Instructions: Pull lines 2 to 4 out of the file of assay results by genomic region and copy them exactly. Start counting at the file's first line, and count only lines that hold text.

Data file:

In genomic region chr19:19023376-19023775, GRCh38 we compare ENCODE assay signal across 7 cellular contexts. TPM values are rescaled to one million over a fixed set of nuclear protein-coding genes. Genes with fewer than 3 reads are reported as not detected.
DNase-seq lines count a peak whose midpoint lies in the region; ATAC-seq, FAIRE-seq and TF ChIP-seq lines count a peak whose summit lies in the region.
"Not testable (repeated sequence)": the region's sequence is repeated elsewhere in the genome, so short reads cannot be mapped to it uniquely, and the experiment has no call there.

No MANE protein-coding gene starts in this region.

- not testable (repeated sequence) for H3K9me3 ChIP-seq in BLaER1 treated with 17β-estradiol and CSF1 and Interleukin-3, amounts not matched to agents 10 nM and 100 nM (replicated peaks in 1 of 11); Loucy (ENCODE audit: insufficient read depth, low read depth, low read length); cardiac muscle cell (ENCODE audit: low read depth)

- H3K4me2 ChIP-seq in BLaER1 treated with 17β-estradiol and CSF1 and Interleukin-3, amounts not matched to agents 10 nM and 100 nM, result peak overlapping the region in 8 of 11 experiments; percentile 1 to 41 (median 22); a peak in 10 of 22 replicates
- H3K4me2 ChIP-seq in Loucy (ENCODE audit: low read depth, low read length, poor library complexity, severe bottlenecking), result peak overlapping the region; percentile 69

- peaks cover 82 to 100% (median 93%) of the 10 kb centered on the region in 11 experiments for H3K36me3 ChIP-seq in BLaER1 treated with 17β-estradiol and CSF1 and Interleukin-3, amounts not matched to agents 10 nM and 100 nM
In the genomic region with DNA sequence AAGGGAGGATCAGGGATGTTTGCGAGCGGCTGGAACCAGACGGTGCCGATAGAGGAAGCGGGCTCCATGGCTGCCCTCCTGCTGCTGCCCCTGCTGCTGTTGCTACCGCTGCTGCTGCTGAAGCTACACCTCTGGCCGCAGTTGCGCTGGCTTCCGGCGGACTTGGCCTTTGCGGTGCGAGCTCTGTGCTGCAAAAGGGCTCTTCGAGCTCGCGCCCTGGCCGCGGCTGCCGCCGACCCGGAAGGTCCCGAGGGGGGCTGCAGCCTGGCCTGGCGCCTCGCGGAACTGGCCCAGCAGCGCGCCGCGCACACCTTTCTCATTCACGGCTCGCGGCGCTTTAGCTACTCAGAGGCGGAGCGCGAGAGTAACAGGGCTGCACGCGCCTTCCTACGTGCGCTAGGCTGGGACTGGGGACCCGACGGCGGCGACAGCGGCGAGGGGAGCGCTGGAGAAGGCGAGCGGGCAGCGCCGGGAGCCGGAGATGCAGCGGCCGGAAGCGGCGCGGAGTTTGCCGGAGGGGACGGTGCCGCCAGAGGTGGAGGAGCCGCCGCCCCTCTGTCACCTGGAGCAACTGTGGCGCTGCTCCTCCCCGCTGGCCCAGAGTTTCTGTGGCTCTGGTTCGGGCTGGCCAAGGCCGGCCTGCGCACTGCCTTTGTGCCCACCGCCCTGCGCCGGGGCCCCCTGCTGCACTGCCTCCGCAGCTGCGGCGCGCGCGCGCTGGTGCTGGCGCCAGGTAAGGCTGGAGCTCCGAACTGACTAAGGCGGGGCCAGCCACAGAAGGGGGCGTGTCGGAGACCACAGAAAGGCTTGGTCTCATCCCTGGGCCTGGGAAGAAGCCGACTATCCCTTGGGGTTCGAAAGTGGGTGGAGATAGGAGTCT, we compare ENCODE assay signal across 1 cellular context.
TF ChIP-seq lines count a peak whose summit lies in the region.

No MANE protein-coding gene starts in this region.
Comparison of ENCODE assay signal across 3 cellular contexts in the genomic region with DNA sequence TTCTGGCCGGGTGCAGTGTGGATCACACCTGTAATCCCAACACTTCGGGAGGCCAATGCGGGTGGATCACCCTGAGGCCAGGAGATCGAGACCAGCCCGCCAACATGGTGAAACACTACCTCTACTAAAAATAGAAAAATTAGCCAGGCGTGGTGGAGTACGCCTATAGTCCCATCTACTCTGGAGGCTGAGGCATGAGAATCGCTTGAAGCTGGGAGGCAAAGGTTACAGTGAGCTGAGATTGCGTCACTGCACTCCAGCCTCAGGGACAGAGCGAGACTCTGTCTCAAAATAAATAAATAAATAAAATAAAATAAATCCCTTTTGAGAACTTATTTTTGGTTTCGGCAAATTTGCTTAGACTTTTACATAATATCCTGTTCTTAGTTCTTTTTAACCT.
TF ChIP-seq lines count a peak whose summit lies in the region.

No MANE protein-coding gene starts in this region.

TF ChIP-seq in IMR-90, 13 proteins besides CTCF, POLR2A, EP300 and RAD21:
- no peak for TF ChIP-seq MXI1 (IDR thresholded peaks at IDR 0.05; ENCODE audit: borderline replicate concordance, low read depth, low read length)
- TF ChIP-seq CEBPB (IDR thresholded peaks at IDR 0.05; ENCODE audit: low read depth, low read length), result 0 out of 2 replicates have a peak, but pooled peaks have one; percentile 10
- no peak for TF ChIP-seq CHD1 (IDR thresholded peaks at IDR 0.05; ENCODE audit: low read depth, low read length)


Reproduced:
DNase-seq lines count a peak whose midpoint lies in the region; ATAC-seq, FAIRE-seq and TF ChIP-seq lines count a peak whose summit lies in the region.
"Not testable (repeated sequence)": the region's sequence is repeated elsewhere in the genome, so short reads cannot be mapped to it uniquely, and the experiment has no call there.

No MANE protein-coding gene starts in this region.